May 7, 2008

This webcast will provide information on cognitive accessibility research conducted by NCDAE and others, will overview the most common web accessibility issues for users with cognitive and learning disabilities, and will provide strategies for designing to this audience.

The webcast will feature Clayton Lewis from the Coleman Institute for Cognitive Disabilities at the University of Colorado, Gregg C. Vanderheiden from the Trace R&D Center at the University of Wisconsin-Madison, and Jared Smith from WebAIM. The webcast will be moderated by Cyndi Rowland.

The webcast will be held Wednesday May 7, 2008 from 3:00 - 4:00 PM Eastern Daylight Time (12:00PM Pacific; 1:00PM Mountain; 2:00PM Central). The audio broadcast will last approximately one hour. It is free of charge and will be captioned simultaneously for the deaf and hard of hearing.

Project GOALS Evaluates 100 Pages in Higher Education for Accessibility against Section 508 Standard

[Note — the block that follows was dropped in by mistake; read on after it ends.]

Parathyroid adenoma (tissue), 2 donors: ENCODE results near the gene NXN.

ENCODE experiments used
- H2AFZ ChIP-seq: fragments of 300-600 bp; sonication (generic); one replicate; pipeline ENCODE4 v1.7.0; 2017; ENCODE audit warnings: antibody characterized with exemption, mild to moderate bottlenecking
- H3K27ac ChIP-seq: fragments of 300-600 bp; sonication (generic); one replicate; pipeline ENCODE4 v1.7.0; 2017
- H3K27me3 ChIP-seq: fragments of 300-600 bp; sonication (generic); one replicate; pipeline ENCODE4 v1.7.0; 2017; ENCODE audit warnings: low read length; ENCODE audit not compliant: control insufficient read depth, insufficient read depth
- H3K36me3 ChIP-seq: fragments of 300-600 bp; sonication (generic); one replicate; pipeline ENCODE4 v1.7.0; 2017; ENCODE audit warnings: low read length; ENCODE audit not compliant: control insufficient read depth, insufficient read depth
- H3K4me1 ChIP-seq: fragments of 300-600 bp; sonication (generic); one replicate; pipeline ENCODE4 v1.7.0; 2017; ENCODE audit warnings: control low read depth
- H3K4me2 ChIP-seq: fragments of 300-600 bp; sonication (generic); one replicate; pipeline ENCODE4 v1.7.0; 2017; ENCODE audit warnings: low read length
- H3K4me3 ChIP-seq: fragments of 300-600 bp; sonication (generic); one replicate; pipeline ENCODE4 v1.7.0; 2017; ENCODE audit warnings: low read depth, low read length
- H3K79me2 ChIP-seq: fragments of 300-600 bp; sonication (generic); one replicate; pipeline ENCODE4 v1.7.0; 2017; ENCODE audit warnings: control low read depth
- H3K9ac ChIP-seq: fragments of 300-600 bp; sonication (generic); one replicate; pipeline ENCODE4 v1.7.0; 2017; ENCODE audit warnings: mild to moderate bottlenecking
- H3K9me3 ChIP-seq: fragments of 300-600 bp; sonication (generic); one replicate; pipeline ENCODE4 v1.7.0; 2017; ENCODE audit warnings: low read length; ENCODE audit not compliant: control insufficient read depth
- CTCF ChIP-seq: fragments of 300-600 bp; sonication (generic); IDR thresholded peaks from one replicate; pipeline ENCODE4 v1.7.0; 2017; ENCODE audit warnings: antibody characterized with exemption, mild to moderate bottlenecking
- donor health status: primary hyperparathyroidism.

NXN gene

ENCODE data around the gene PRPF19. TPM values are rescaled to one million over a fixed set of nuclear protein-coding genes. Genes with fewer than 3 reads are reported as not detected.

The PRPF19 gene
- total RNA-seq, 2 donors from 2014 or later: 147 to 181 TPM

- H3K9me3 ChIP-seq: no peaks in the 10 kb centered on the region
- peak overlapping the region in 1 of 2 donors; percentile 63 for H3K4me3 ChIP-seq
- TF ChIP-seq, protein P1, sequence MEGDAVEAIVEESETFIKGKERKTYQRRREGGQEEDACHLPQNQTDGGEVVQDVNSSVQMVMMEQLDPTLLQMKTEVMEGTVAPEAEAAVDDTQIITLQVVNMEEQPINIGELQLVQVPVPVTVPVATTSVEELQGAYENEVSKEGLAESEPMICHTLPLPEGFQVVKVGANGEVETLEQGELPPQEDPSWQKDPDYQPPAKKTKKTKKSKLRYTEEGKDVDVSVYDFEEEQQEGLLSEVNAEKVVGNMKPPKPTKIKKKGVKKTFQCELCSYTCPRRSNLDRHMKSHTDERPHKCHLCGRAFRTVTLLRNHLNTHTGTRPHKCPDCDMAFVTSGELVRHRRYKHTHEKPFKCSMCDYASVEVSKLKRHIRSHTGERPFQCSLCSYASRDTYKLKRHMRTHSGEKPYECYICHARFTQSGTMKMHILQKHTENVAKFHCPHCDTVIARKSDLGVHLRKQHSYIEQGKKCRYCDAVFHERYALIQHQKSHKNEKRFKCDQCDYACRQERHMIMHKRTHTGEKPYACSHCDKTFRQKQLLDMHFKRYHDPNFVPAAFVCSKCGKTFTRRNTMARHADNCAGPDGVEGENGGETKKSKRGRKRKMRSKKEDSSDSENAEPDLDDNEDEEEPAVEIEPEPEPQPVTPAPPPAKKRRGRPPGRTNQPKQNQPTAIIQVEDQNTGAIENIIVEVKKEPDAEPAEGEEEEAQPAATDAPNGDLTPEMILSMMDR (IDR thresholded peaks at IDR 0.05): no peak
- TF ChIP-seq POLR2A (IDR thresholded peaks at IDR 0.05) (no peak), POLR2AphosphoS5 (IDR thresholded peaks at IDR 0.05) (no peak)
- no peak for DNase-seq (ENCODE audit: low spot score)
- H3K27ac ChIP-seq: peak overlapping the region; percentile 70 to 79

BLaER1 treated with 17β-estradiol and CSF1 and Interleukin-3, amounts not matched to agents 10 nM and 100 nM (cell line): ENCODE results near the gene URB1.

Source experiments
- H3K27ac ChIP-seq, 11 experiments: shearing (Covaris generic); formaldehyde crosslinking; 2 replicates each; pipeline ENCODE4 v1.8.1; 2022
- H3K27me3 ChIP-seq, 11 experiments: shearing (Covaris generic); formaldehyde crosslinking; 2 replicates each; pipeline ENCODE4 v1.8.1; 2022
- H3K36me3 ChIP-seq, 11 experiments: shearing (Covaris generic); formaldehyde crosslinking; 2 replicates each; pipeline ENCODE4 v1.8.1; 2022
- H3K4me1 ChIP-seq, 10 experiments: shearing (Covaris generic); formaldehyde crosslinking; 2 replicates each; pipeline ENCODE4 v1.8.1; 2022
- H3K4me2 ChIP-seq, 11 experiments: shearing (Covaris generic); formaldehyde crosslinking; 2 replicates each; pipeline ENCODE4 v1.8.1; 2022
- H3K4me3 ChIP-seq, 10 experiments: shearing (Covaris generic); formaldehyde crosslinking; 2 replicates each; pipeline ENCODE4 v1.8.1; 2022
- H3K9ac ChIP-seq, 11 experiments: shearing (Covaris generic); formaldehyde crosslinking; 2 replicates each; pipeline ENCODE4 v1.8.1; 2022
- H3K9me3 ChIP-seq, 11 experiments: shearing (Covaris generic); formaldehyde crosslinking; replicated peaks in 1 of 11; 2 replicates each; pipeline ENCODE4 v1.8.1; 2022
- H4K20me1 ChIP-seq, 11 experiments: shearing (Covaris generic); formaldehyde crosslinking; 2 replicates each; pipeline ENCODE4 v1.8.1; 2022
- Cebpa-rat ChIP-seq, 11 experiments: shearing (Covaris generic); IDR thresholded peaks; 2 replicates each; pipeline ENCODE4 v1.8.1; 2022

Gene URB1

Staff members from Project GOALS (Gaining Online Accessible Learning through Self Study) sought to gain insight into the current state of web accessibility in higher education. To do this, they collected a sample of web pages and then evaluated the sample against the technical standards of Section 508. The sample was obtained through the random selection of 2 institutions across each of the 50 states and, for each institution, a random selection of a single page one click off the institutional homepage.

Each page was evaluated (manually, and with the help of WAVE) for conformance to all 16 technical standards found in Section 508. Staff identified when a page failed to conform to any of the standards. Staff did not track actual numbers of accessibility violations within a single page. For example, when viewing the 508 standard regarding alternative text to all nontext items, staff looked at all nontext elements on a page to see if any of them failed to contain alternative text. If missing, that element was considered to fail the 508 standard of providing alternative text for that page. This method is in contrast to counting all instances of nontext elements and then calculating a percentage of those with errors. The process was repeated for all 16 web standards found within Section 508. For pages that failed any of the 16 possible standards, that page was considered to "fail."